April 3, 2015 by jimstogdill
The Dash Button – Can you say lock in?
Amazon announced the Dash Button this week and most of the buzz was of the “is this an April fools joke?” variety. That’s unfortunate because it’s a really interesting development and deserves more careful consideration. The Button is simple but it demonstrates the impact of inexpensive inter-networked things.
Simon Wardley’s take was probably the most interesting I’ve seen, if a little bit breathless. The Dash Button is best suited for recurring consumables and while that will hurt local grocers, I don’t see it cratering their businesses despite the importance of paper towels and milk to their bottom lines. I also don’t buy into the idea that Bezos bought the Post (and Buffett bought Media General) to turn it’s printing presses and delivery trucks into a Button manufacturing and distribution engine.
To put my money where my mouth is I bet Simon a cup of tea that Warren Buffet won’t be making a “small fortune” by 2030 on the manufacture and distribution of digital electronics via printing presses. He should have said “Berkshire Hathaway” because I’ve got not only the weight of my argument on my side but the actuarial probability of Warren’s expiration by then as well. If I lose, I’m counting on the mists of time to intervene on my behalf and maybe Simon will just forget our bet by then.
The thing that struck me immediately about the Dash Button is that each one is branded. It’s not a configurable device that you the user can connect to any product on Amazon. There is a limited set of products from large manufacturers that you can choose. Why did Amazon, the exemplar of the long tail in retail, give you so few options? I mean, Amazon’s whole business has been about virtualizing supply so that they can *offer* you everything without necessarily carrying the cost of stocking it. Maybe this is no big deal, but Amazon *narrowing* your choices seems likes a big deal, and a kind of reversal.
Amazon might have taken this approach to simplify the Button-using experience. There is already some (maybe not insignificant?) friction in authenticating the device to your wi-fi. Perhaps Amazon thought that if you had to link a particular button to a particular product and quantity it would tip you over some to-hell-with-it complexity threshold.
Or, and I think this is more likely, Amazon sees the Button as a way to increase their marketplace leverage. Buying space on a branded Dash Button might be the digital equivilent of the shelf slotting fees that get your label at eye level. If you pick the product, no slotting fees. If they pick, they can get paid and presumably brands are going to pay (now or in the future) for the privelage of being included. Just like on grocery shelves the larger brands will be able to better afford it, and it will probably be worth it to them.
When you go to the grocery store to buy consumables, P&G et al are relying on brand power and shelf placement to keep you buying the same thing every time you go in. It works pretty well, but there is the potential for leakage. Other brands can buy eye-level space too, and they can offer coupons with littly blinky lights to catch your attention and tempt you to switch. However, P&G knows that once you put a Dash button on your washing machine you’ll never even go down that aisle again. In fact, you may not even notice when the price goes up. P&G will be turning Tide into a recurring (and unthought about) revenue stream like the cable bill that goes straight to your credit card. Brands that participate will be paying for the privelage, but in return they get even greater customer lock in and loyalty. Lock in that can be monetized with future price increases and lower marketing costs. It’s the brand equivalent of that thing on your phone where the app defaults to “sure, you can access my data.”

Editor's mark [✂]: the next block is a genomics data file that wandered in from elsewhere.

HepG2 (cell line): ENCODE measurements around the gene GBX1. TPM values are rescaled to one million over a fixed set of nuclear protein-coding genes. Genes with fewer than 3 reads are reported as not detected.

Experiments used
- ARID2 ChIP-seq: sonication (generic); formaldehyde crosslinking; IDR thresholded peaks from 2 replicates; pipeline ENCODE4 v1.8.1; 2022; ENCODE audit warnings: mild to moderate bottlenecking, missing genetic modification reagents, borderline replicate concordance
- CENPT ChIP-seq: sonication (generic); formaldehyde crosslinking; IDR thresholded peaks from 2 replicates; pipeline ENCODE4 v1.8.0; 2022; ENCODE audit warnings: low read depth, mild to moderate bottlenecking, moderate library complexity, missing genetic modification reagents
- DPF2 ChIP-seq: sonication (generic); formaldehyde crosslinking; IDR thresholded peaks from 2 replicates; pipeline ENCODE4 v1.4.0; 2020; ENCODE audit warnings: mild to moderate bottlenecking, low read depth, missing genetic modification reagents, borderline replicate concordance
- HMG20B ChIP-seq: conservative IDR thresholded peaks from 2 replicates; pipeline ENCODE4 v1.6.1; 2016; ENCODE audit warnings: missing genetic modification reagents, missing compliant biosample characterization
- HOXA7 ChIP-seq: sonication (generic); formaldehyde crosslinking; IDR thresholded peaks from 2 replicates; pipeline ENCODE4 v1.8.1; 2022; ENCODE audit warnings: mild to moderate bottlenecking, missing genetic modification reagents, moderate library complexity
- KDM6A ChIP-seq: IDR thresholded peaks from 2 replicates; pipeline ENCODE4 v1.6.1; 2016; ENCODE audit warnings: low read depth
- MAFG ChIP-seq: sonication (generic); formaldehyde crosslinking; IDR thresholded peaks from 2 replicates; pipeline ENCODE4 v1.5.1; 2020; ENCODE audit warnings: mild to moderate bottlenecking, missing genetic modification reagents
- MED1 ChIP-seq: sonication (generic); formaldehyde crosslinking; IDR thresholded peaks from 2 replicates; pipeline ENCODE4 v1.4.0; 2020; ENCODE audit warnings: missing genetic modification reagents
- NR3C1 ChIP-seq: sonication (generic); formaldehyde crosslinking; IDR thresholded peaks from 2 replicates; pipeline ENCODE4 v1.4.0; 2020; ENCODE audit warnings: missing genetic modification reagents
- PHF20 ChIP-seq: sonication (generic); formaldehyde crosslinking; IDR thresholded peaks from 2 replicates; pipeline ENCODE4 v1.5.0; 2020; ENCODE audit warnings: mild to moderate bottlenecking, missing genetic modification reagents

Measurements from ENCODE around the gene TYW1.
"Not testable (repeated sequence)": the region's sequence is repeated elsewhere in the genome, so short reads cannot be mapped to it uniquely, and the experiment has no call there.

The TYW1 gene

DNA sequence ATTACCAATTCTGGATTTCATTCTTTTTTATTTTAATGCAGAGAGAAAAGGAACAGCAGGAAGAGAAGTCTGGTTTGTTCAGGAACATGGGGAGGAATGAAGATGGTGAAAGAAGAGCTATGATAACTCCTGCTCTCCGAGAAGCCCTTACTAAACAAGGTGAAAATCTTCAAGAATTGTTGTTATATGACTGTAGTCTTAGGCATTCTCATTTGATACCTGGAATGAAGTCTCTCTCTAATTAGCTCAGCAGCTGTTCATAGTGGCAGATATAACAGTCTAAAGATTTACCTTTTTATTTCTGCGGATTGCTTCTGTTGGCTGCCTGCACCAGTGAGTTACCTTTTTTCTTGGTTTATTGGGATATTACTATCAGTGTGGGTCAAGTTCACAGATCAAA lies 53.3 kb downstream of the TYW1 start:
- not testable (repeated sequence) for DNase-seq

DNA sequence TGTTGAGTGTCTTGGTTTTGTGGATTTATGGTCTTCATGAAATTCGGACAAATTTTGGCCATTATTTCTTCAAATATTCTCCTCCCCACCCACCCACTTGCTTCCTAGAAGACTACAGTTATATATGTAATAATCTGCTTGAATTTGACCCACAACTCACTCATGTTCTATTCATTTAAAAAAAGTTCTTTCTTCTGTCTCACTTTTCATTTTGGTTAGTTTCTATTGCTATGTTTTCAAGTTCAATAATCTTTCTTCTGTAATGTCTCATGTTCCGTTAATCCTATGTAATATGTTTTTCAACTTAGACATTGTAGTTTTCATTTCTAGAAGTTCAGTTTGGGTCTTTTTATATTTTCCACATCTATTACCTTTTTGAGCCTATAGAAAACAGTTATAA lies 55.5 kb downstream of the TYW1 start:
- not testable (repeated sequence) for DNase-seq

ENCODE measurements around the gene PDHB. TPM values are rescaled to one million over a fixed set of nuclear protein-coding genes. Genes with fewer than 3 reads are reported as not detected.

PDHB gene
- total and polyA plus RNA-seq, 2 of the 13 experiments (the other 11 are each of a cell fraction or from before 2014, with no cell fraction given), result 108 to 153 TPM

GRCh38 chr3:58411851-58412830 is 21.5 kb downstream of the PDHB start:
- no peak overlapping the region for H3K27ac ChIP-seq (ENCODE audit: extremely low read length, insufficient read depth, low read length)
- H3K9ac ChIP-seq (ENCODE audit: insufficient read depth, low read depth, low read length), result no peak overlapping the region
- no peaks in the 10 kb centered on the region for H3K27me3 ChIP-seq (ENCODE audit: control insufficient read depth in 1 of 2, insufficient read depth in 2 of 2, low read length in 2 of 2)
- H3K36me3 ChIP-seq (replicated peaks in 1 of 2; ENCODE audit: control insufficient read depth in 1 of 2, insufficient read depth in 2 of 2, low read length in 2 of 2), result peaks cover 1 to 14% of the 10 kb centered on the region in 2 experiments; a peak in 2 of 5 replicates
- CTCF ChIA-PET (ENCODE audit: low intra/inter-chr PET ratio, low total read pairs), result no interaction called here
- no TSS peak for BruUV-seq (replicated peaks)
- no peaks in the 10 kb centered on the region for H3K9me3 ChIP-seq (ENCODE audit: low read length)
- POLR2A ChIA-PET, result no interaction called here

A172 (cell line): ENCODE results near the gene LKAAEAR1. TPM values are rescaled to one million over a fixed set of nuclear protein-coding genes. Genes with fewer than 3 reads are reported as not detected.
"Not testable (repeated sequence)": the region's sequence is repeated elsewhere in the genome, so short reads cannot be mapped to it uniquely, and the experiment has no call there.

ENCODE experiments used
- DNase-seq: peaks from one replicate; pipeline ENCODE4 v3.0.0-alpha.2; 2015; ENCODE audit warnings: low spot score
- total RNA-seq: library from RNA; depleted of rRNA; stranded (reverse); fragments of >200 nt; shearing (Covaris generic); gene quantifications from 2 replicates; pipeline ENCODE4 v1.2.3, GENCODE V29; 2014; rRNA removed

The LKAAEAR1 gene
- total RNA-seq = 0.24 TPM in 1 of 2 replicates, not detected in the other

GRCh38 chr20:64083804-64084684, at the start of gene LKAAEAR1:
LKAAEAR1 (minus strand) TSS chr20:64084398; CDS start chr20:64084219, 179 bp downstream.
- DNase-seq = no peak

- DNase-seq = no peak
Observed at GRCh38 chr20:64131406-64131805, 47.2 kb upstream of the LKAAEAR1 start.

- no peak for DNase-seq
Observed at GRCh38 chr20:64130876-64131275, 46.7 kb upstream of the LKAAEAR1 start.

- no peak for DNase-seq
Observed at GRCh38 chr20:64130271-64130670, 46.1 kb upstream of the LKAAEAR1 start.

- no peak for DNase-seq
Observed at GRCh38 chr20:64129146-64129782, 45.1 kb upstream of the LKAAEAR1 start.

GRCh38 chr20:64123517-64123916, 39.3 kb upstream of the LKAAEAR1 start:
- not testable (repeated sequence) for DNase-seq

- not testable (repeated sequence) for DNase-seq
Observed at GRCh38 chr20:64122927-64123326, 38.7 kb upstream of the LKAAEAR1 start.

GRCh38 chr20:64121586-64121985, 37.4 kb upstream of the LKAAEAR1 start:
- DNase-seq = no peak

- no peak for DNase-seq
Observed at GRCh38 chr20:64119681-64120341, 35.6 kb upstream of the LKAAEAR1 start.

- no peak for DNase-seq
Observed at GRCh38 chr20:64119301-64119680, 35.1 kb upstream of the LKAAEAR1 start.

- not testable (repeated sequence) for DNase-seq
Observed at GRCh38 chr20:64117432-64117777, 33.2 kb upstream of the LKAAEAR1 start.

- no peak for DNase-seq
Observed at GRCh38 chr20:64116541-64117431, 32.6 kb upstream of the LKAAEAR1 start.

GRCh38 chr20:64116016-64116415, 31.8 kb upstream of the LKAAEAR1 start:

Pulling this thread a little bit further, you might wonder why the button isn’t just built into the product packaging instead of shipped out as a separate item (I did). I think there are a few reasons. First, the electronic components inside the Button cost about $1.50 or so. That’s not a lot to amortize across a year or more of purchases (until the battery dies) but it would be too much to add to every in-store purchase (shipped re-purchases would be packaged without it) given that many of them would go unused.
Of course, the bigger reason (that made me go “duh” when I thought of it) for this is that this *is* a disintermediation play and no grocer is going to allow a Button’d product on their shelf that encourages Amazon re-purchases. That’s the button that the large grocery chains should have built (but didn’t for the reasons that Simon points out).
Actually, I think that’s wrong. This isn’t a disintermediation play (you won’t be buying Tide direct from P&G), this is a *reintermediation* play that simplifies P&G’s logistics and gives them better customer lockin, but with a tradeoff should scare them. If Button works they will get the lock in they want, but via a partner with the kind of market power that only Walmart wielded in consumer goods up until now. It looks attractive today, but down the road they’ll probably be looking at Amazon the way book publishers do.